BY JEFF LUND.
Before I could even sit in the driver’s seat Sunday morning, I was astounded at the smell permeating from my truck. It didn’t reek, but the unique odors mixed with such harmony, I couldn’t help admire it. It was microwaved gym towel and concession stand complete with sour cream and union potato chip zest, only none of those items were ever in there.
Since road trips are so integral to the life of an outdoorsman with an indoor job, it’s refreshing to be able to smell the adventure leftovers the next day. My buddy Kurt had never caught a rainbow trout bigger than 16-inches on a fly rod, so we planned a day trip to the Redding section of the Lower Sacramento River. I woke up at 3:45, put the coffee on and started breakfast. Kurt arrived a little after four. We ate, cooked hot dogs, wrapped them in tin foil for lunch and were on our way by 4:30. We stopped at The Fly Shop in Redding for impulse patterns before hitting the water. Weather reports had agreed that it would rain, and rain it did. We didn’t mind because we were catching fish, but Kurt’s biggest fish was only 14-inches.
Just before lunch, he tied on a bugger and hooked up. The fish stayed low in the water and made Kurt’s 10-foot 4-weight rod bow in reverence. I edged the water, armed with my net as Kurt slowly backed up on shore. The fish wasn’t ready, but I caught a glimpse.
“Is it big?”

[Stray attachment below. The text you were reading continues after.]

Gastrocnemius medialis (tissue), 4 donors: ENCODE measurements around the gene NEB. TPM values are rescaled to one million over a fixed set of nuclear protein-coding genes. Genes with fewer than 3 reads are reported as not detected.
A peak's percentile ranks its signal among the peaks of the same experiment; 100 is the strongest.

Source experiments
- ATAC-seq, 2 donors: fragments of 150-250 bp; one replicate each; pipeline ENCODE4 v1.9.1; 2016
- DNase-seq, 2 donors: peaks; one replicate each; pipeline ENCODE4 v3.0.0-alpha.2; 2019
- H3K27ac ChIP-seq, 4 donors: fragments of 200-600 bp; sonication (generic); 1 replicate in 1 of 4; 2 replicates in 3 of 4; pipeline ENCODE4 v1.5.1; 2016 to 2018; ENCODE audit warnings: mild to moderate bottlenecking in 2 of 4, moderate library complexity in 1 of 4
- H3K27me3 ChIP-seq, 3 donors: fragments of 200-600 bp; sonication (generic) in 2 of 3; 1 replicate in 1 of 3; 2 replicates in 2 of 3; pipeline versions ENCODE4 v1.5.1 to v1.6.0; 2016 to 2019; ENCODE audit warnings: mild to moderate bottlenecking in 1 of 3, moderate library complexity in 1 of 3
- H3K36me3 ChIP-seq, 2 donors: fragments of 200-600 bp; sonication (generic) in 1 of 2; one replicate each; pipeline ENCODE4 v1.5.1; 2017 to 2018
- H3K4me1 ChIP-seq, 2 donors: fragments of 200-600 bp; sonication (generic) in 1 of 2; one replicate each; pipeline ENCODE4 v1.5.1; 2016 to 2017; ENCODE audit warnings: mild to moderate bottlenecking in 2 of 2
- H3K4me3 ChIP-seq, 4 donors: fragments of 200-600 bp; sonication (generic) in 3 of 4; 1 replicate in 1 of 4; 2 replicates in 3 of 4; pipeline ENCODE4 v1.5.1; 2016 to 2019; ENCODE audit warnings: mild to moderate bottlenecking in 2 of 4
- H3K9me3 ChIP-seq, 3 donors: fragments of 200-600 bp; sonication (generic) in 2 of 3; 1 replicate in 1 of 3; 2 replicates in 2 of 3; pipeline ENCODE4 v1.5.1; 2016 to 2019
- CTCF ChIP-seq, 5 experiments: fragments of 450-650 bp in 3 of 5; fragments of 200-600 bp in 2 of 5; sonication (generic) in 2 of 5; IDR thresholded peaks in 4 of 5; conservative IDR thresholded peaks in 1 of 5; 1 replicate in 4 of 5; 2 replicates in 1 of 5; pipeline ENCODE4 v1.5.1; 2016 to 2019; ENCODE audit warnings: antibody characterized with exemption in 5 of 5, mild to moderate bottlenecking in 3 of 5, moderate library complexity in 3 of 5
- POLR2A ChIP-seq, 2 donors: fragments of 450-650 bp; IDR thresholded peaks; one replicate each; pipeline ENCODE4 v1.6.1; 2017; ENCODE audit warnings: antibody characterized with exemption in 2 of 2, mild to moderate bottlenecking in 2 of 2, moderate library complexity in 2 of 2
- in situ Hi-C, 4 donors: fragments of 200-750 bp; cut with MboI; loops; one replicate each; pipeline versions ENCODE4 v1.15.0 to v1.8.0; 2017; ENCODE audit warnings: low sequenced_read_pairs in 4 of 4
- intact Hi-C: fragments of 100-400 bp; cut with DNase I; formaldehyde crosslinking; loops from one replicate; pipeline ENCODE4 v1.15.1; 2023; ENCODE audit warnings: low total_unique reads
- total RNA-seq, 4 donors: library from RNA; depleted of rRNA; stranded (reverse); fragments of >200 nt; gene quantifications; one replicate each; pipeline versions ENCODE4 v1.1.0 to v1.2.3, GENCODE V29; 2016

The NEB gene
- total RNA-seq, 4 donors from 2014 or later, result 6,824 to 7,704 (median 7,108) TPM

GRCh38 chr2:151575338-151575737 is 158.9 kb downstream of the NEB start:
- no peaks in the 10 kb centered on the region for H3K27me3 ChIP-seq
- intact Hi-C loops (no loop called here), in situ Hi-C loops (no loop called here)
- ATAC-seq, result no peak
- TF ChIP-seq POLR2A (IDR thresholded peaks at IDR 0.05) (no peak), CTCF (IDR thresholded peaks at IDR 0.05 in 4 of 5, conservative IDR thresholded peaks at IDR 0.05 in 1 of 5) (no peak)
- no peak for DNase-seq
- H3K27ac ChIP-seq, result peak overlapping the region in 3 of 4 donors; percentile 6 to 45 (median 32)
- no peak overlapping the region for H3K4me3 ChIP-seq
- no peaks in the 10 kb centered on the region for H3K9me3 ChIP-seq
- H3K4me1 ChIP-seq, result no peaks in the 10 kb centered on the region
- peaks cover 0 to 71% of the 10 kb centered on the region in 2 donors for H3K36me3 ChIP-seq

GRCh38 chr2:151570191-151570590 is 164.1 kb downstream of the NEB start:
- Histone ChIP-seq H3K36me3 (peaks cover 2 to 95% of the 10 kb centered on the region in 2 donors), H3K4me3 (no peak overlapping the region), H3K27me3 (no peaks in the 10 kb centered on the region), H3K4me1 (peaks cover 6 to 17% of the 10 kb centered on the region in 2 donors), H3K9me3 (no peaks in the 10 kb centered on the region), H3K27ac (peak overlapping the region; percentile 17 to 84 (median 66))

I laughed. Kurt knew the fish was big, but if I confirmed, would it make him nervous and do something stupid? Or if the fish broke off, would it crush him, being he had been so close to holding the biggest trout of his life?
“I’d say this would break your 16-inch mark.”
I dropped the net for a quick scoop, but the fish ran down river. We gave cautious chase. I again approached the edge of the water and attempted to net the rainbow that stayed on the deep side of the sharp drop off. Again, it disappeared into the seemingly bottomless pool. I had teased Kurt about how funny his cheap reel looked paired with such a technologically advanced, premium rod. I wondered if that worked on his confidence as the fight continued.
A few minutes later, the fish’s head came up and briefly broke the surface. It saw me and tried to dive, but my net was there. I lifted it from the water. The guy in the blue jacket across the river held his clenched fist and pumped it high, the international “Power to the Fisherman” sign of victory.
The sloppy measurement done by shaking hands put it at 19-inches. An ego-massaging guide would make it 20, no doubt. The fish was an absolute bus. It wasn’t one of those slender, sickly fish that when stretched gets rounded to 17 or 18 inches, or a soft, pellet-fattened stocker that’s clinically obese when released into a confusing world away from concrete.
This thing was Ray Lewis.
Soaking wet we sat in the truck which had been overtaken by the scent of cooked hot dogs which we quickly devoured with onions and potato salad. We turned on the seat warmers to address the chill. It didn’t dry anything, but did warm the wet. For a half hour we sat, eating and re-telling the story of Kurt’s fish.
We hit the water for another four hours, caught more fish in the upper teen-range, changed, then drove home.
I was a great day with big fish and seemed like a dream until Sunday morning when I opened the truck door, smelled the lingering reality, and smiled.
"Its the coming back, the return which gives meaning to the going forth. We really don't know where we've been until we've come back to where we were. Only, where we were may not be as it was, because of whom we've become. Which, after all, is why we left." – Bernard Stevens Northern Exposure